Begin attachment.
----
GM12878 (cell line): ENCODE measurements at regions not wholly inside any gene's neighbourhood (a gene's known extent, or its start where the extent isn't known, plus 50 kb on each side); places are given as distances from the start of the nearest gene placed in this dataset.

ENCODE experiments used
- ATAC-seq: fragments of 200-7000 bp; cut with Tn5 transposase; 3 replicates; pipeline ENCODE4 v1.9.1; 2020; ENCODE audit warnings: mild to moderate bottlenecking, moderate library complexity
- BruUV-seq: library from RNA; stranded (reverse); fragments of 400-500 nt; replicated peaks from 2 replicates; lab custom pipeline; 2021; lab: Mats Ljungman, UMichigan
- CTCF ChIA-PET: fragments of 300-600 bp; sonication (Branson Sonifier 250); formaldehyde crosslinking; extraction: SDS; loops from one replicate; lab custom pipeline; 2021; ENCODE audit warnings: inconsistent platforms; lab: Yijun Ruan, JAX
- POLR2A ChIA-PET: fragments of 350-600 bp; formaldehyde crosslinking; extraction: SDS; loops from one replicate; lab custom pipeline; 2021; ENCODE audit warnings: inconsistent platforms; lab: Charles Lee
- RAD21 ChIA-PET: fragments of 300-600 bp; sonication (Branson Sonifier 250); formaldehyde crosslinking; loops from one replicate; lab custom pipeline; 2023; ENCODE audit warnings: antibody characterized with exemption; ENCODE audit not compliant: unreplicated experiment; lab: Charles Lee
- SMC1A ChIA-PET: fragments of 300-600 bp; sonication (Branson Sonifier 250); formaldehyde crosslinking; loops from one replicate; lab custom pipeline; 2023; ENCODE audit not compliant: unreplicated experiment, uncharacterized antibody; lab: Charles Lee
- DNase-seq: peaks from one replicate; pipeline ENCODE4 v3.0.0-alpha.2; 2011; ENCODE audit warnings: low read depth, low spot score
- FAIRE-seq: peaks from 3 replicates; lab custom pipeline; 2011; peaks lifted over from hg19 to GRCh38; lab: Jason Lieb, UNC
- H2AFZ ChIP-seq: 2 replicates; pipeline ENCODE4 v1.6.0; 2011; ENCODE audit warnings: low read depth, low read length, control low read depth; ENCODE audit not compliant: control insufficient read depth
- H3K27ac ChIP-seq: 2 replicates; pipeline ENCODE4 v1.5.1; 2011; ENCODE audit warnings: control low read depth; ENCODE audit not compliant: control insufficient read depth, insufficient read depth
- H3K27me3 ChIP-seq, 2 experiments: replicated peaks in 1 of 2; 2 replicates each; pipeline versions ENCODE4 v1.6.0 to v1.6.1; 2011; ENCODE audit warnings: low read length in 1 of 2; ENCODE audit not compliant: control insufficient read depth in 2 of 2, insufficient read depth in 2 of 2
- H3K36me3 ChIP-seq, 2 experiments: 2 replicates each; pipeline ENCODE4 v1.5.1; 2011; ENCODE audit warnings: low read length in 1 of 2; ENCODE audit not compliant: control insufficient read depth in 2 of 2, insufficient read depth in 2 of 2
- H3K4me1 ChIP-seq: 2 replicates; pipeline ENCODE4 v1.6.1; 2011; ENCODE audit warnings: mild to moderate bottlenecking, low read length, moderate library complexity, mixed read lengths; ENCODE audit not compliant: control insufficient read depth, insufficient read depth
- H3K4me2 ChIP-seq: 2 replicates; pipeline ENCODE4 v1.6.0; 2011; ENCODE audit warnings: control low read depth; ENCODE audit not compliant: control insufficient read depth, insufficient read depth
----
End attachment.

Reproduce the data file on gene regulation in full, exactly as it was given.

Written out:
GM12878 (cell line): ENCODE measurements at regions not wholly inside any gene's neighbourhood (a gene's known extent, or its start where the extent isn't known, plus 50 kb on each side); places are given as distances from the start of the nearest gene placed in this dataset.

ENCODE experiments used
- ATAC-seq: fragments of 200-7000 bp; cut with Tn5 transposase; 3 replicates; pipeline ENCODE4 v1.9.1; 2020; ENCODE audit warnings: mild to moderate bottlenecking, moderate library complexity
- BruUV-seq: library from RNA; stranded (reverse); fragments of 400-500 nt; replicated peaks from 2 replicates; lab custom pipeline; 2021; lab: Mats Ljungman, UMichigan
- CTCF ChIA-PET: fragments of 300-600 bp; sonication (Branson Sonifier 250); formaldehyde crosslinking; extraction: SDS; loops from one replicate; lab custom pipeline; 2021; ENCODE audit warnings: inconsistent platforms; lab: Yijun Ruan, JAX
- POLR2A ChIA-PET: fragments of 350-600 bp; formaldehyde crosslinking; extraction: SDS; loops from one replicate; lab custom pipeline; 2021; ENCODE audit warnings: inconsistent platforms; lab: Charles Lee
- RAD21 ChIA-PET: fragments of 300-600 bp; sonication (Branson Sonifier 250); formaldehyde crosslinking; loops from one replicate; lab custom pipeline; 2023; ENCODE audit warnings: antibody characterized with exemption; ENCODE audit not compliant: unreplicated experiment; lab: Charles Lee
- SMC1A ChIA-PET: fragments of 300-600 bp; sonication (Branson Sonifier 250); formaldehyde crosslinking; loops from one replicate; lab custom pipeline; 2023; ENCODE audit not compliant: unreplicated experiment, uncharacterized antibody; lab: Charles Lee
- DNase-seq: peaks from one replicate; pipeline ENCODE4 v3.0.0-alpha.2; 2011; ENCODE audit warnings: low read depth, low spot score
- FAIRE-seq: peaks from 3 replicates; lab custom pipeline; 2011; peaks lifted over from hg19 to GRCh38; lab: Jason Lieb, UNC
- H2AFZ ChIP-seq: 2 replicates; pipeline ENCODE4 v1.6.0; 2011; ENCODE audit warnings: low read depth, low read length, control low read depth; ENCODE audit not compliant: control insufficient read depth
- H3K27ac ChIP-seq: 2 replicates; pipeline ENCODE4 v1.5.1; 2011; ENCODE audit warnings: control low read depth; ENCODE audit not compliant: control insufficient read depth, insufficient read depth
- H3K27me3 ChIP-seq, 2 experiments: replicated peaks in 1 of 2; 2 replicates each; pipeline versions ENCODE4 v1.6.0 to v1.6.1; 2011; ENCODE audit warnings: low read length in 1 of 2; ENCODE audit not compliant: control insufficient read depth in 2 of 2, insufficient read depth in 2 of 2
- H3K36me3 ChIP-seq, 2 experiments: 2 replicates each; pipeline ENCODE4 v1.5.1; 2011; ENCODE audit warnings: low read length in 1 of 2; ENCODE audit not compliant: control insufficient read depth in 2 of 2, insufficient read depth in 2 of 2
- H3K4me1 ChIP-seq: 2 replicates; pipeline ENCODE4 v1.6.1; 2011; ENCODE audit warnings: mild to moderate bottlenecking, low read length, moderate library complexity, mixed read lengths; ENCODE audit not compliant: control insufficient read depth, insufficient read depth
- H3K4me2 ChIP-seq: 2 replicates; pipeline ENCODE4 v1.6.0; 2011; ENCODE audit warnings: control low read depth; ENCODE audit not compliant: control insufficient read depth, insufficient read depth